Prevention of Burns
Patients continue to suffer burn injuries from the misuse of forced-air warming devices.3 Injuries can be prevented by ensuring proper attachment of the appropriate blanket device to the hose of the warming unit (Table 1).2-6 The use of forced-air warming devices has a positive impact on patient outcomes and is considered safe when used properly, according to the manufacturer’s instructions. Burn injuries from the misuse of heated material (I.V. fluid bags and bottles) continue to occur when these heated materials are used for generalized warming, patient positioning or other purposes. Avoiding these heated materials altogether for patient positioning will minimize the occurrence of burn injuries. Warming devices and heated materials should be utilized for their intended purpose as deviation may result in severe burn injury to the patient.
TABLE 1: Prevention of Burn Injuries From Warning Devices:
Forced-Air Warming Devices
Never depart from the forced-air device’s operating instructions.
Never treat patients using the hose alone as the device is to be used as a system with both the hosing unit and the manufacturer’s attachment blanket.
If your patient might require active warming during surgery, apply the disposable warming blanket before surgical draping. The cost of a disposable blanket
is minimal compared to the cost of treating a severe burn injury.
In patients with compromised circulation such as peripheral vascular disease, low cardiac output,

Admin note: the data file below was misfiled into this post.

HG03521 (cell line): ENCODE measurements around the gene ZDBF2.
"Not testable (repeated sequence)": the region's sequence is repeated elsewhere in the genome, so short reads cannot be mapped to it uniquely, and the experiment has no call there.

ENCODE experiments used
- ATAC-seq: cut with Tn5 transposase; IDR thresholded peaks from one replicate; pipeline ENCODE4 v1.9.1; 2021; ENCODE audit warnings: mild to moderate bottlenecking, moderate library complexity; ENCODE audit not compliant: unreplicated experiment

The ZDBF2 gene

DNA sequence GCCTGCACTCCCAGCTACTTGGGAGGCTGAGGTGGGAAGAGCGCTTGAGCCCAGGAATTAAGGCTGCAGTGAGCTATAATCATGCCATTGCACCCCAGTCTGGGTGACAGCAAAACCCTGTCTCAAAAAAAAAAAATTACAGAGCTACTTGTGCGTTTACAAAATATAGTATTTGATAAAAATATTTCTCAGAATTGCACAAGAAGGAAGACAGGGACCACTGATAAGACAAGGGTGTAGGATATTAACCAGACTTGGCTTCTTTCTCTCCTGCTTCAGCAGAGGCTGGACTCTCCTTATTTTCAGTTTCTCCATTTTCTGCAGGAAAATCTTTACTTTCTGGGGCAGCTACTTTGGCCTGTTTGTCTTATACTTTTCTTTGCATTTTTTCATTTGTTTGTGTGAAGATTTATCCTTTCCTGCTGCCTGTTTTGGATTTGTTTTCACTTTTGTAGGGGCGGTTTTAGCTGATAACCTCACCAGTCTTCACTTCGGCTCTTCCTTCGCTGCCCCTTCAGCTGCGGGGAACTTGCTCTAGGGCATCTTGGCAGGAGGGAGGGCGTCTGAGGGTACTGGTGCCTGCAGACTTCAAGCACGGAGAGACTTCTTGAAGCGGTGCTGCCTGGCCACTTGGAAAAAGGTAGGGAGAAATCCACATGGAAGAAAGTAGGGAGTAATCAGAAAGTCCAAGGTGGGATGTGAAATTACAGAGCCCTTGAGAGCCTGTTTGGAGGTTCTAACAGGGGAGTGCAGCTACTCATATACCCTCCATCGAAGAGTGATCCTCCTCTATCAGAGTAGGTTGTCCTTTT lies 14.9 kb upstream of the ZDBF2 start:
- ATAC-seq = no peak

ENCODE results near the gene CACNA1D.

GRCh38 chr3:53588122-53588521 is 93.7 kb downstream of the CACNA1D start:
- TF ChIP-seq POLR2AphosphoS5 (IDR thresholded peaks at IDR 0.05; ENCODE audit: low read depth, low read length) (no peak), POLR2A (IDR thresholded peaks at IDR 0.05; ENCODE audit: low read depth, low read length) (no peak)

or poor/marginal cutaneous perfusion who
require prolonged warming, periodically check the appearance of the skin (if accessible) under the blanket, even when forced-air warming device is used as instructed.
IV Fluid Bags / Plastic Fluid Bottles
Heated IV fluid bags and bottles should be used for their original purpose of containing liquid.
To avoid burn injury, do not use these heated materials for other purposes such as maintaining body position.
Sonya P. Mehta, M.D. is a
Neuroanesthesia and Neurocritical
Care Fellow at Swedish Neuroscience Institute in Seattle.
1. Cheney FW, Posner KL, Caplan RA, Gild WM. Burns from warming devices in anesthesia: a closed claims analysis. Anesthesiology. 1994;80(4):806-810.
2. Emergency Care Research Institute (ECRI). Misusing forced-air hyperthermia units can burn patients. Health Devices. 1999;28(5-6):229-230.
3. Uzun G, Mutluoglu M, Evinc R, Ozdemir Y, Sen H. Severe burn injury associated with misuse of forced-air warming device. J Anesth. 2010;24(6):980-981.
4. Augustine S. Misuse of forced-air warming devices causes burns. APSF Newsl. 2002;17(1):13-14. http://www.apsf.org/newsletters/html/2002/spring/13warmingdevices.htm, Accessed November 28, 2012.
5. Marders J. FDA Encourages the reporting of medical device adverse events: free-hosing hazards. APSF Newsl. 2002;17(3):41. http://www.apsf.org/newsletters/html/2002/fall/09reportevents.htm. Accessed November 28, 2012.
6. Burns from misuse of forced-air warming devices [transcript]. FDA Patient Safety News. Show #9, October 2002. http://www.accessdata.fda.gov/psn/printer.cfm?id=56. Accessed November 28, 2012.
7. Mehta SP, Posner KL, Domino KB. Burns from warming devices and heated materials: a closed claims update [abstract A1079]. In: Anesthesiology 2012: Scientific Abstract Guide. Park Ridge, IL: American Society of Anesthesiology; 2012:131.